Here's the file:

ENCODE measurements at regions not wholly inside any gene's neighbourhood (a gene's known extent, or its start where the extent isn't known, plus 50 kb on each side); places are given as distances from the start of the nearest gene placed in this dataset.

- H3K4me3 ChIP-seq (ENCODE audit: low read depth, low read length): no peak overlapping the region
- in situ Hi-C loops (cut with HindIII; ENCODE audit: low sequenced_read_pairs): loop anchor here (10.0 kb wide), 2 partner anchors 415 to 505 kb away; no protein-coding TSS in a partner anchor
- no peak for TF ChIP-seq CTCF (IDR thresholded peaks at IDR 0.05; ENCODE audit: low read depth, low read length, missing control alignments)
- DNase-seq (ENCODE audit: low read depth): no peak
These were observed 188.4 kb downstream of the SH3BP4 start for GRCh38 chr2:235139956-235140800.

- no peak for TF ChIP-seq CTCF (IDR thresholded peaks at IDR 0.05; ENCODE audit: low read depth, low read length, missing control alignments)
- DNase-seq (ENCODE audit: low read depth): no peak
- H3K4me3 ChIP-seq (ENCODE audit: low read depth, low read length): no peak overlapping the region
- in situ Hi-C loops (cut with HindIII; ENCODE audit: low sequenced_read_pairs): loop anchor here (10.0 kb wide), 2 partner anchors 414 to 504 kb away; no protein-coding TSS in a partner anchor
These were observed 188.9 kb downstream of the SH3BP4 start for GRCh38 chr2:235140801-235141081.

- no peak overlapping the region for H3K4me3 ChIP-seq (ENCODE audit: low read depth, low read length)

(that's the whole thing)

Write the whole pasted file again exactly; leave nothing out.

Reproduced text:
ENCODE measurements at regions not wholly inside any gene's neighbourhood (a gene's known extent, or its start where the extent isn't known, plus 50 kb on each side); places are given as distances from the start of the nearest gene placed in this dataset.

- H3K4me3 ChIP-seq (ENCODE audit: low read depth, low read length): no peak overlapping the region
- in situ Hi-C loops (cut with HindIII; ENCODE audit: low sequenced_read_pairs): loop anchor here (10.0 kb wide), 2 partner anchors 415 to 505 kb away; no protein-coding TSS in a partner anchor
- no peak for TF ChIP-seq CTCF (IDR thresholded peaks at IDR 0.05; ENCODE audit: low read depth, low read length, missing control alignments)
- DNase-seq (ENCODE audit: low read depth): no peak
These were observed 188.4 kb downstream of the SH3BP4 start for GRCh38 chr2:235139956-235140800.

- no peak for TF ChIP-seq CTCF (IDR thresholded peaks at IDR 0.05; ENCODE audit: low read depth, low read length, missing control alignments)
- DNase-seq (ENCODE audit: low read depth): no peak
- H3K4me3 ChIP-seq (ENCODE audit: low read depth, low read length): no peak overlapping the region
- in situ Hi-C loops (cut with HindIII; ENCODE audit: low sequenced_read_pairs): loop anchor here (10.0 kb wide), 2 partner anchors 414 to 504 kb away; no protein-coding TSS in a partner anchor
These were observed 188.9 kb downstream of the SH3BP4 start for GRCh38 chr2:235140801-235141081.

- no peak overlapping the region for H3K4me3 ChIP-seq (ENCODE audit: low read depth, low read length)